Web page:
I'm going to try very hard to not use this post as my therapy for the week. I don't know about your family, but mine is challenging. And I'm going to stop right there from going any further in explaining. But I think many of us have faced the dilemma of how to eat and deal with meals at relatives homes. Personally, I've only dealt with needing to be gluten-free for seven years. Seeing as I have a grown son, that means my side of the family never had to deal with such things for me. When its not my kitchen, my menu plans or others' desires for eating out, having a real need to be gluten-free can be challenging for us and very annoying for others.
I think it's very normal for most family members to think we can eat most of the same dishes that have been beloved traditions, just minus a small ingredient or two. But when those ingredients are glutinous, the substitutions can often completely change a dish. AND a large number of those that are Celiac or gluten-intolerant are likely to have issues with other foods, most predominantly, dairy or eggs. Again, foods that can and will totally change the outcome of many dishes when substituted. You can see how you and your needs suddenly become a real thorn in others' sides when family favorites no longer turn out the same. Some people are very intolerant of Thanksgiving dishes varying from what they grew up with or the finger foods of Super Bowls or the fancy extravagances of New Year's. But there are a number of things you can try. You might not get it right this year or even next year. But, in time, you stumble onto things that work FOR YOU. Seeing that we are looking just ahead to Thanksgiving, let's think about this a bit now.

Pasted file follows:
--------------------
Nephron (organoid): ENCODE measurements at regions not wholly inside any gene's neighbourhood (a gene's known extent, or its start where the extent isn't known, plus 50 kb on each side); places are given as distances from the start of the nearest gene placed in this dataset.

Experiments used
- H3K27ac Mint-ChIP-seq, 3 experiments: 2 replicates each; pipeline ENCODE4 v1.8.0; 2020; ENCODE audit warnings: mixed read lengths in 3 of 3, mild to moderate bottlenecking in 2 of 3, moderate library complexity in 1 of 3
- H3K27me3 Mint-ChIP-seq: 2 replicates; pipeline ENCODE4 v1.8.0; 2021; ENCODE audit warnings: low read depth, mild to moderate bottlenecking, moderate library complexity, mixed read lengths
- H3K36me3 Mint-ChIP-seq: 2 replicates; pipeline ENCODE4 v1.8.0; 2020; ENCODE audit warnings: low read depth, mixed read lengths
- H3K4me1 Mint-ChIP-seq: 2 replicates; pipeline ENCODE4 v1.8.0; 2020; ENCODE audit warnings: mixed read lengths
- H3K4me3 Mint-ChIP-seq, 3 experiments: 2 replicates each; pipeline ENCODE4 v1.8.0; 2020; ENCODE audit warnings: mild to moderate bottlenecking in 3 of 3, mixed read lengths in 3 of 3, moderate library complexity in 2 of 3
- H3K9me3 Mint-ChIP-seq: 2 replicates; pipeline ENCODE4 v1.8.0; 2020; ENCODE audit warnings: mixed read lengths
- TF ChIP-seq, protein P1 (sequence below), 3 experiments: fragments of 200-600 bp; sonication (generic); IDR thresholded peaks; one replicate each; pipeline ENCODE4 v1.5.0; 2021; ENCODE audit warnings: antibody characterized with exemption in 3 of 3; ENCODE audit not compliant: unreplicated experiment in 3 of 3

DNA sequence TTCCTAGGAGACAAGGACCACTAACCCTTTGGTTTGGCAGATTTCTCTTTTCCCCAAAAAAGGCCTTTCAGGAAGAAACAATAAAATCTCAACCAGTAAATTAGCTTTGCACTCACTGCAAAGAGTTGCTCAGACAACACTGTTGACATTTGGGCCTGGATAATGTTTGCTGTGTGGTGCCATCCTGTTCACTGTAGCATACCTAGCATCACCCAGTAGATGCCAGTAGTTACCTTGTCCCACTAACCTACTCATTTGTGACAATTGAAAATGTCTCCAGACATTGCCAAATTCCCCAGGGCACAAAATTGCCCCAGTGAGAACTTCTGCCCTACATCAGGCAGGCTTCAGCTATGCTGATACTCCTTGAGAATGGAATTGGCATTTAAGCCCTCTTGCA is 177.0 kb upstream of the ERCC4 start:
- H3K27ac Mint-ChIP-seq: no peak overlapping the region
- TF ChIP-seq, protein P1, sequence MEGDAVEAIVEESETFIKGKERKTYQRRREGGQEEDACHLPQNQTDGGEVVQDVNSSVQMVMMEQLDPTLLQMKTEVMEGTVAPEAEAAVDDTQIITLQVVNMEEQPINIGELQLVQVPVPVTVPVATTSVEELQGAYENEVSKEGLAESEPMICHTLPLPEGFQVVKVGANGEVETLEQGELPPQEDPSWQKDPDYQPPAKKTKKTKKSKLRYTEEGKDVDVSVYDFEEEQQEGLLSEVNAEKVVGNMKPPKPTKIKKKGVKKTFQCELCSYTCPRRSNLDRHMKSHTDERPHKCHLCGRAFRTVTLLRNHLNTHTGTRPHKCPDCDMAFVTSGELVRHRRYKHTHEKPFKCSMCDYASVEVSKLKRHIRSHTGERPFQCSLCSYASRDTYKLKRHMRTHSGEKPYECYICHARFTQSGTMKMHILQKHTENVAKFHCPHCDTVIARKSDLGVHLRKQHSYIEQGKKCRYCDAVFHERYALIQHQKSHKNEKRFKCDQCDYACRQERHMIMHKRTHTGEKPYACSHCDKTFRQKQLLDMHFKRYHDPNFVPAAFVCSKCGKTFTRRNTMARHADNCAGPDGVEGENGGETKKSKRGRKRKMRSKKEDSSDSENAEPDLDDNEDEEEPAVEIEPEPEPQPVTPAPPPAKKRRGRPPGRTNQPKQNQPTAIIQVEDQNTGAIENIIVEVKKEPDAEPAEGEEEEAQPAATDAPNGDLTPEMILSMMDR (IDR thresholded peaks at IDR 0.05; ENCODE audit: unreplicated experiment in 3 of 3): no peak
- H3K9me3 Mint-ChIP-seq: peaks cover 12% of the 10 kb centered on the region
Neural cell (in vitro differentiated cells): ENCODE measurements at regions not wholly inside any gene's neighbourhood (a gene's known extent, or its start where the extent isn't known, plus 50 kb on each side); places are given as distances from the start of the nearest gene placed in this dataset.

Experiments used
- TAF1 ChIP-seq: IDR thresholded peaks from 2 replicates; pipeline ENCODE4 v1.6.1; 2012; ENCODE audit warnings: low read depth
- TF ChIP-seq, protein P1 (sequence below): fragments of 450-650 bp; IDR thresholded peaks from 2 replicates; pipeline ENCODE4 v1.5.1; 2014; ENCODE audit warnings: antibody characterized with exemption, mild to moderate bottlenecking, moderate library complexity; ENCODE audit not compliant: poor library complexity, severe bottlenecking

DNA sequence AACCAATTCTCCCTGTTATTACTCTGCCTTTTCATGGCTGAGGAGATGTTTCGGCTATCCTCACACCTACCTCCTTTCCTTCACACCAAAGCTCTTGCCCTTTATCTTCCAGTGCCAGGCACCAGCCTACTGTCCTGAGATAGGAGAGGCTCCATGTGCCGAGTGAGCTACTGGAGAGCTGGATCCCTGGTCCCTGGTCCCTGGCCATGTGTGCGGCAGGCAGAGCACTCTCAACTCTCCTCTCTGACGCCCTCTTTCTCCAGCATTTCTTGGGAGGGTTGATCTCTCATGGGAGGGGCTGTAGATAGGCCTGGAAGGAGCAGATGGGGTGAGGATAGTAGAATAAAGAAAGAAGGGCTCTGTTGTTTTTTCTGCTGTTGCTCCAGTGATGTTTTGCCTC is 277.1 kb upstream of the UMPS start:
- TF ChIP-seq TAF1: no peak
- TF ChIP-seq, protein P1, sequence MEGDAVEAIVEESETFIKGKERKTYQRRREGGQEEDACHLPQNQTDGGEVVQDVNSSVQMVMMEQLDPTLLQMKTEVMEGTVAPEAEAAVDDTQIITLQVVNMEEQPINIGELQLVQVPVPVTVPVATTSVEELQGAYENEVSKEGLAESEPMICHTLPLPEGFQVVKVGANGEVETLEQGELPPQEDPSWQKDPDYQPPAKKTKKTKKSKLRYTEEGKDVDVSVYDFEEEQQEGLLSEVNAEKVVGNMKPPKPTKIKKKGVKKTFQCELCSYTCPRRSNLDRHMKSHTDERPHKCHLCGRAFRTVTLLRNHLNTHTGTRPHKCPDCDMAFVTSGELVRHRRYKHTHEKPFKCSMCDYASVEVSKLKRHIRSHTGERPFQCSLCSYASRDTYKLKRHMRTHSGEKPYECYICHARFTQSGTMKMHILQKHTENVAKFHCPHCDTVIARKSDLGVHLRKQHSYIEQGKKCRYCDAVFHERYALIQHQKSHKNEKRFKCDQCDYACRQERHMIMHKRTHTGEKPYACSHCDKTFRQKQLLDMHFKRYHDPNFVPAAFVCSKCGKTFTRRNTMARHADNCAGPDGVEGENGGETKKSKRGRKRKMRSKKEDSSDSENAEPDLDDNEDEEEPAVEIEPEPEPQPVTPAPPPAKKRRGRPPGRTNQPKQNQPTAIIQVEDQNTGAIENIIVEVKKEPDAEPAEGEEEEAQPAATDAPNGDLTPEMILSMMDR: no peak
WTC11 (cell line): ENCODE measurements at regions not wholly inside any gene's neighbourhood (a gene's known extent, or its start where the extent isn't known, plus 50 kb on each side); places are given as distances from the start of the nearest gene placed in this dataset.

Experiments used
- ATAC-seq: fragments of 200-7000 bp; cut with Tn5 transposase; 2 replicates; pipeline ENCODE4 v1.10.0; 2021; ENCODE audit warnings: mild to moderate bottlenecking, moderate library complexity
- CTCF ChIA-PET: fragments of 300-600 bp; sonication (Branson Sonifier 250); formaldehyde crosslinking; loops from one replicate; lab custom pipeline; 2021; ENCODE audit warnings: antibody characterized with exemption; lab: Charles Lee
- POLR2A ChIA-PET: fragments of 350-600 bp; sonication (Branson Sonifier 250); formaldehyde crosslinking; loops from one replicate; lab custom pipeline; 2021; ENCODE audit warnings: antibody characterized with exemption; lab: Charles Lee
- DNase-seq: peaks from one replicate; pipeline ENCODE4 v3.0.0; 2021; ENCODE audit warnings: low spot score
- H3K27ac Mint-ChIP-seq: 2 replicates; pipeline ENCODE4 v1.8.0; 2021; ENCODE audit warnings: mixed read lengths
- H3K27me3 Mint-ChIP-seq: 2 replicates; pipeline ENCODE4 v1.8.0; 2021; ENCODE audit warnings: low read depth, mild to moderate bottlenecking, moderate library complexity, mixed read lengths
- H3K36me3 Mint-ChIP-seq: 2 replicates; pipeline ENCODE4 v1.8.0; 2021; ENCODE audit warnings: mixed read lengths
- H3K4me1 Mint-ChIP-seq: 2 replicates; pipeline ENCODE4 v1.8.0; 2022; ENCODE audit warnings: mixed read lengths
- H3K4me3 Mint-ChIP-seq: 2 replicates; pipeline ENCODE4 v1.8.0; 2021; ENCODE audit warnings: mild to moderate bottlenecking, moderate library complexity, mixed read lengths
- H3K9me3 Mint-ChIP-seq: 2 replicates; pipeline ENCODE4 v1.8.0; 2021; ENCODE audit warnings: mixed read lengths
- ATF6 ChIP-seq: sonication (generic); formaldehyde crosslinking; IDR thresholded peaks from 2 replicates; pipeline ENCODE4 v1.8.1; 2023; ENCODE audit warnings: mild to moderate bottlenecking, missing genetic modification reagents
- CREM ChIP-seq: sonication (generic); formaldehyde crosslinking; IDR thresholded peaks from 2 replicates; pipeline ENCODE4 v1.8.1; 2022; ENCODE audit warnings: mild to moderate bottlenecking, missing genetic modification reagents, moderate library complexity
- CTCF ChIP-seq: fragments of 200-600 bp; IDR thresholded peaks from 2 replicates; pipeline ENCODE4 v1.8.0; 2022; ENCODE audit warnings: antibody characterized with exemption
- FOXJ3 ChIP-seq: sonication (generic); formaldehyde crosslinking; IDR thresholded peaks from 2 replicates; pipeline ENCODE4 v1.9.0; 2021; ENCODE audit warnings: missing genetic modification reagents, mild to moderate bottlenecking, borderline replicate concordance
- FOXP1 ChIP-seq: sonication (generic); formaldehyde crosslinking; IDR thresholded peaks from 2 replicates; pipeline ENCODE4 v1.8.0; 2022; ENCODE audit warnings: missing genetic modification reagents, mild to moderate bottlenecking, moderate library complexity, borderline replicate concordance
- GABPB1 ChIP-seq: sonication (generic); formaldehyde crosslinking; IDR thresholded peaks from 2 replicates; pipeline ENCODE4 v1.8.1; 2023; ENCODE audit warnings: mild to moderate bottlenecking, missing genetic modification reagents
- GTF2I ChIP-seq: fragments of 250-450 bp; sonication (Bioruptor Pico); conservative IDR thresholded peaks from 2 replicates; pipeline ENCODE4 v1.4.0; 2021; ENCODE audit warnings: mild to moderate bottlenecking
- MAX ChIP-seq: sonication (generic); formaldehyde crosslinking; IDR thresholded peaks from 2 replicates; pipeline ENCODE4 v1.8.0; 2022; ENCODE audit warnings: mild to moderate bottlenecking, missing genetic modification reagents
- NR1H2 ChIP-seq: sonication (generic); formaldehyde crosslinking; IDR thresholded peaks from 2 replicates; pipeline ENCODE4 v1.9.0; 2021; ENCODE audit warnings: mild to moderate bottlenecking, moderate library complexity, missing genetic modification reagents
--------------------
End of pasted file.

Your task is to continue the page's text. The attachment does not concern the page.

If you will be at someone else's home, TRY to talk with them but don't demand that everything changes or caters to you. Take a look at the menu items. Which ones are the sacred cows? Would they be easy to rework? If not, don't bother trying. Think through this some ahead of time and have a suggestion for yourself and anyone else that may want to try and offer to make it. The only things you need to concern yourself with then is the possible cross-contamination of the kitchen when preparing it and maybe a special way to label your gluten-free dishes when they are out on the buffet table. And label your utensil for that item also so no one uses it to dip something else. Maybe setting the gluten-free items off to the side away from the other items would be a good idea also. Pointing out that naturally gluten-free dishes that are simple, whole foods is a very good thing might spark ideas of how a meal could be enhanced. If the kitchen, suggestions, family members are just too difficult resistant, then resign yourself to doing for yourself as needed. We have enough options these days at a lot of grocery stores and online to not be hungry. And remember, after all, it's not REALLY about the food. It's not. Family is often a double-edged sword during the holidays. But they are family. Embrace that fact. It's about them. And it's about you as part of them. Be the bigger person, if need be, and let their resistance roll off. One thing I've learned about the gluten-free path is that it changes. We continue to learn and we adapt. Even when we think we've arrived, next year will have something new in our knowledge and ability to deal with it easier. I know it all seems much easier to me this year than it did last. And the same for the year prior to that. This may be a big thing in our life but in the grand picture of things, it's a small thing. And I've heard we aren't suppose to sweat those.